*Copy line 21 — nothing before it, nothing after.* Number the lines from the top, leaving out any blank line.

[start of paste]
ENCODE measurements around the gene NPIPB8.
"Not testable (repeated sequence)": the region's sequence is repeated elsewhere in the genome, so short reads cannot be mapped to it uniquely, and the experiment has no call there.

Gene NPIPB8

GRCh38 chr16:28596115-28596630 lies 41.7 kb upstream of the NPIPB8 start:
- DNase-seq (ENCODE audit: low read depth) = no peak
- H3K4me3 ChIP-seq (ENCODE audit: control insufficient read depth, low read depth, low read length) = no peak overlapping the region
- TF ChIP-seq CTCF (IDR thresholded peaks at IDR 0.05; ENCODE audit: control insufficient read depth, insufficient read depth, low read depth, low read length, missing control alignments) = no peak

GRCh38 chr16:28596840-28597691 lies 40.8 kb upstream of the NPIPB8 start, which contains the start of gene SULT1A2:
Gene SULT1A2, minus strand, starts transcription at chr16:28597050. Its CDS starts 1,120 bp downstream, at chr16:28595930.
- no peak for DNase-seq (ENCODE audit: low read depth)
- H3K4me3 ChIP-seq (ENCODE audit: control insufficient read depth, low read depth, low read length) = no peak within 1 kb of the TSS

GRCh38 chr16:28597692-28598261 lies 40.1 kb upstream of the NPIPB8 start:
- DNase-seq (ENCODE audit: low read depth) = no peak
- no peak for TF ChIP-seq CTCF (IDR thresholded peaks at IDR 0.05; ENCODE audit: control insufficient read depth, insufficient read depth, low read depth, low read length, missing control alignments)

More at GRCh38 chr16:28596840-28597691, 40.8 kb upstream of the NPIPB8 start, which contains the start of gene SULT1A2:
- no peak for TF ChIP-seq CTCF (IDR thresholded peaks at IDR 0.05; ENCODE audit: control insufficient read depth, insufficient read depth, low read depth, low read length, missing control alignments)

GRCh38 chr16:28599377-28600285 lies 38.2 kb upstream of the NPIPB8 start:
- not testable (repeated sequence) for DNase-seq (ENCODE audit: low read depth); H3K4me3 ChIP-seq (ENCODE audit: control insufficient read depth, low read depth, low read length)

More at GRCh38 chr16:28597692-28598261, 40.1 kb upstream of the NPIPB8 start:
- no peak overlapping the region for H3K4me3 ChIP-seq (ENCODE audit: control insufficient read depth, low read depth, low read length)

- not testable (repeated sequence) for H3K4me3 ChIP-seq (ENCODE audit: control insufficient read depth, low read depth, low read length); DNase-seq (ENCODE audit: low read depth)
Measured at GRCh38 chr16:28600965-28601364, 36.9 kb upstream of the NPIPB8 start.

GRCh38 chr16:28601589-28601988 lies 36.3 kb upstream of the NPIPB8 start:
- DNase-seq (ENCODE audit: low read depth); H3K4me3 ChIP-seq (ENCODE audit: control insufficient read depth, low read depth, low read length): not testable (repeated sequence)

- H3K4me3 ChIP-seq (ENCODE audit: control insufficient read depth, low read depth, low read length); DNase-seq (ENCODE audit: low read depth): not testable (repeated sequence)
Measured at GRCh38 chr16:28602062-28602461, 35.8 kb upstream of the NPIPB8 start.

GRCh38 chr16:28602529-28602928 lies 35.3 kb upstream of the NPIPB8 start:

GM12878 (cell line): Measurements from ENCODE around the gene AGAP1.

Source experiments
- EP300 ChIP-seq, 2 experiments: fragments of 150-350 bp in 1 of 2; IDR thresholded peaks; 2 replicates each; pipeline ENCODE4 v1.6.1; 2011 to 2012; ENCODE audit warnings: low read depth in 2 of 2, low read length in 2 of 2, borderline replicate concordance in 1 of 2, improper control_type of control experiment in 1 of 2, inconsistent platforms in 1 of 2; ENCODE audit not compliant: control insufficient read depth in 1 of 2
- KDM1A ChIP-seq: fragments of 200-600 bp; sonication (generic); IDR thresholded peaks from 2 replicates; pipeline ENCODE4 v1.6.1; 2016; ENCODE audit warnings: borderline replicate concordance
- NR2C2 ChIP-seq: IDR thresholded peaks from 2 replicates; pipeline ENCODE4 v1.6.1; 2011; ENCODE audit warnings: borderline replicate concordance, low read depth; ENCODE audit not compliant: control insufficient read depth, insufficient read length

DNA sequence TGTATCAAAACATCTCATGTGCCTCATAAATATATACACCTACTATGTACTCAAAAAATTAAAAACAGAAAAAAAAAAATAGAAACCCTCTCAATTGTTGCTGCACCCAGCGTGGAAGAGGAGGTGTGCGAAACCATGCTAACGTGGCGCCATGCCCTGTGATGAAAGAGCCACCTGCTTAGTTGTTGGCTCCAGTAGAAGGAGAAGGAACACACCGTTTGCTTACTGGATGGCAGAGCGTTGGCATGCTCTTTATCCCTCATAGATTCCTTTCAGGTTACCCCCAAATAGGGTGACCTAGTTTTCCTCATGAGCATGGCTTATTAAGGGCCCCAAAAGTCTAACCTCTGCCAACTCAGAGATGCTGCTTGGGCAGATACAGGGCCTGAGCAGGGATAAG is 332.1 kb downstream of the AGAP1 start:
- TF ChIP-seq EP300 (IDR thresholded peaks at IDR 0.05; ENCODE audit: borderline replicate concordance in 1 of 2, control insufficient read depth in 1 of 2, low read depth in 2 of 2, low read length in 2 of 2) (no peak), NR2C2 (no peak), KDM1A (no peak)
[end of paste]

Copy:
- not testable (repeated sequence) for H3K4me3 ChIP-seq (ENCODE audit: control insufficient read depth, low read depth, low read length); DNase-seq (ENCODE audit: low read depth)